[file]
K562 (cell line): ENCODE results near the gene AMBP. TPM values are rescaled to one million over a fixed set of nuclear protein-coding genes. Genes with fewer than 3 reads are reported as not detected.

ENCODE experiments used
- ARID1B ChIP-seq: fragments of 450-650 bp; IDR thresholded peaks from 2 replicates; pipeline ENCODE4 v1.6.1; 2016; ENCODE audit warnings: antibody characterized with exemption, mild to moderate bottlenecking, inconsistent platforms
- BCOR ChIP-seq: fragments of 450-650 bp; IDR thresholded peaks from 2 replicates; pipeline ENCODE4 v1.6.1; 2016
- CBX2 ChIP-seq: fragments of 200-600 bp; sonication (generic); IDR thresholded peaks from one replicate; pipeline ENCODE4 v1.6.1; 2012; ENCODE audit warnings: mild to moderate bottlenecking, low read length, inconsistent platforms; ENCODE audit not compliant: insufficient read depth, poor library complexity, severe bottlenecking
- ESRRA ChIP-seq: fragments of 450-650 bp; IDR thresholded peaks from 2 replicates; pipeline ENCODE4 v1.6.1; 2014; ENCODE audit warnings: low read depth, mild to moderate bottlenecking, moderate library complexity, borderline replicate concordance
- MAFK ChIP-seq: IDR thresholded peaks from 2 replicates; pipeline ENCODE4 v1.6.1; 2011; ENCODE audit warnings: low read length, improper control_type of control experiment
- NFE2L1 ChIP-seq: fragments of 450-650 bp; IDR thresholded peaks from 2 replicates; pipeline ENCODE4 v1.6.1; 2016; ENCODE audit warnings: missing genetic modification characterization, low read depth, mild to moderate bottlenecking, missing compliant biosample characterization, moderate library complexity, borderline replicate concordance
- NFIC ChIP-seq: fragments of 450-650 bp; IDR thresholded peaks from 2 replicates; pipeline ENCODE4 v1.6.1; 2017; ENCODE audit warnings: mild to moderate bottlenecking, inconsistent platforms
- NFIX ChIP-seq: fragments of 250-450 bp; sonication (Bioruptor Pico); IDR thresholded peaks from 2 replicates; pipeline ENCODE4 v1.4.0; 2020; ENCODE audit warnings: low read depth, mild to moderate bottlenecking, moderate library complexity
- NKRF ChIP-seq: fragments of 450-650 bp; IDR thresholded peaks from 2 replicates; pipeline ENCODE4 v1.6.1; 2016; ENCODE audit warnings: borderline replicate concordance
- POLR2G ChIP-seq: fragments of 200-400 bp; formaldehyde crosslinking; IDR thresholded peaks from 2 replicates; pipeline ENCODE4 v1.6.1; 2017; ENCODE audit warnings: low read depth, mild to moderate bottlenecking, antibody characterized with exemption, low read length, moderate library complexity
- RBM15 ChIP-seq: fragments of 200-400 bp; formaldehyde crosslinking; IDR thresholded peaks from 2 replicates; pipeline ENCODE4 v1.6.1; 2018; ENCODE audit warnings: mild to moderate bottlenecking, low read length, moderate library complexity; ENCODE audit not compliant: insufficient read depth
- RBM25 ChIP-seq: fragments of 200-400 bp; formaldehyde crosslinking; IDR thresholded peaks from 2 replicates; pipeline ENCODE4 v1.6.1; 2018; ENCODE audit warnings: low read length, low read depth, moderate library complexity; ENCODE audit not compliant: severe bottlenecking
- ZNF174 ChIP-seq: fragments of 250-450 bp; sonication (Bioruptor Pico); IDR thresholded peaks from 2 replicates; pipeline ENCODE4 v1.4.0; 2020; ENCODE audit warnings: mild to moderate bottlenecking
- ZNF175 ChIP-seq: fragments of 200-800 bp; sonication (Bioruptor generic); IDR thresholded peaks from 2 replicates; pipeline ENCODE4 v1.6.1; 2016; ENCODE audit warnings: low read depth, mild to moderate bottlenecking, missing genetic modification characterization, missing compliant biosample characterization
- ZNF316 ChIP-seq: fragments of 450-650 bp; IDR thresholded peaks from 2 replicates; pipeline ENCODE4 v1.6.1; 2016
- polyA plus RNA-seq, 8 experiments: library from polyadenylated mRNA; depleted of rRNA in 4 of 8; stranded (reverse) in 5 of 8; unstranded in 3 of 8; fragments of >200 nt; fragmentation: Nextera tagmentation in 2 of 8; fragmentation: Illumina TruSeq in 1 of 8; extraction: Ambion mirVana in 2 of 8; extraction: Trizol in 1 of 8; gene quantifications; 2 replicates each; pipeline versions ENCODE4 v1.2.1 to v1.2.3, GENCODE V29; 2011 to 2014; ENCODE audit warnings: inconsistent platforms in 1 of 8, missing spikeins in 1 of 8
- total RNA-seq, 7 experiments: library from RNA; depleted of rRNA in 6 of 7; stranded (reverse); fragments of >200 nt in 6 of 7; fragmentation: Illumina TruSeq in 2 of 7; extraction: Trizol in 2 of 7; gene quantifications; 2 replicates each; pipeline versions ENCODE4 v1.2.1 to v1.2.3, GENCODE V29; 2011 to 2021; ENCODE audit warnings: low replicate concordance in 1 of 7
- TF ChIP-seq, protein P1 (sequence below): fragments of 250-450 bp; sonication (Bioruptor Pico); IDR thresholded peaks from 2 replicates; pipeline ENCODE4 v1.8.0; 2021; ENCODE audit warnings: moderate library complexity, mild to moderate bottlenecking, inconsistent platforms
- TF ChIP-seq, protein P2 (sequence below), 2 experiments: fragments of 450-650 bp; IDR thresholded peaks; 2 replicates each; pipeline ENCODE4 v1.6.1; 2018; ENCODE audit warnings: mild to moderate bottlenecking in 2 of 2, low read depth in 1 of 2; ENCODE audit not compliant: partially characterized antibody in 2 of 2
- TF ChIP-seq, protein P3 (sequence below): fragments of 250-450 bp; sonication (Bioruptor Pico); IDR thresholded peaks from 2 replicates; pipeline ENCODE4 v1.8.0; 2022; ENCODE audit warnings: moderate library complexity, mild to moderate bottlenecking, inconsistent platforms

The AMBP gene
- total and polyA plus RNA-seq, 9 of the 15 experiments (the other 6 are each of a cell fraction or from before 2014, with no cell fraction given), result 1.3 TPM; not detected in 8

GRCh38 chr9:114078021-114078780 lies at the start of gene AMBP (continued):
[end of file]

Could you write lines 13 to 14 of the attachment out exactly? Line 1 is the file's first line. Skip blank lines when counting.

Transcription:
- RBM15 ChIP-seq: fragments of 200-400 bp; formaldehyde crosslinking; IDR thresholded peaks from 2 replicates; pipeline ENCODE4 v1.6.1; 2018; ENCODE audit warnings: mild to moderate bottlenecking, low read length, moderate library complexity; ENCODE audit not compliant: insufficient read depth
- RBM25 ChIP-seq: fragments of 200-400 bp; formaldehyde crosslinking; IDR thresholded peaks from 2 replicates; pipeline ENCODE4 v1.6.1; 2018; ENCODE audit warnings: low read length, low read depth, moderate library complexity; ENCODE audit not compliant: severe bottlenecking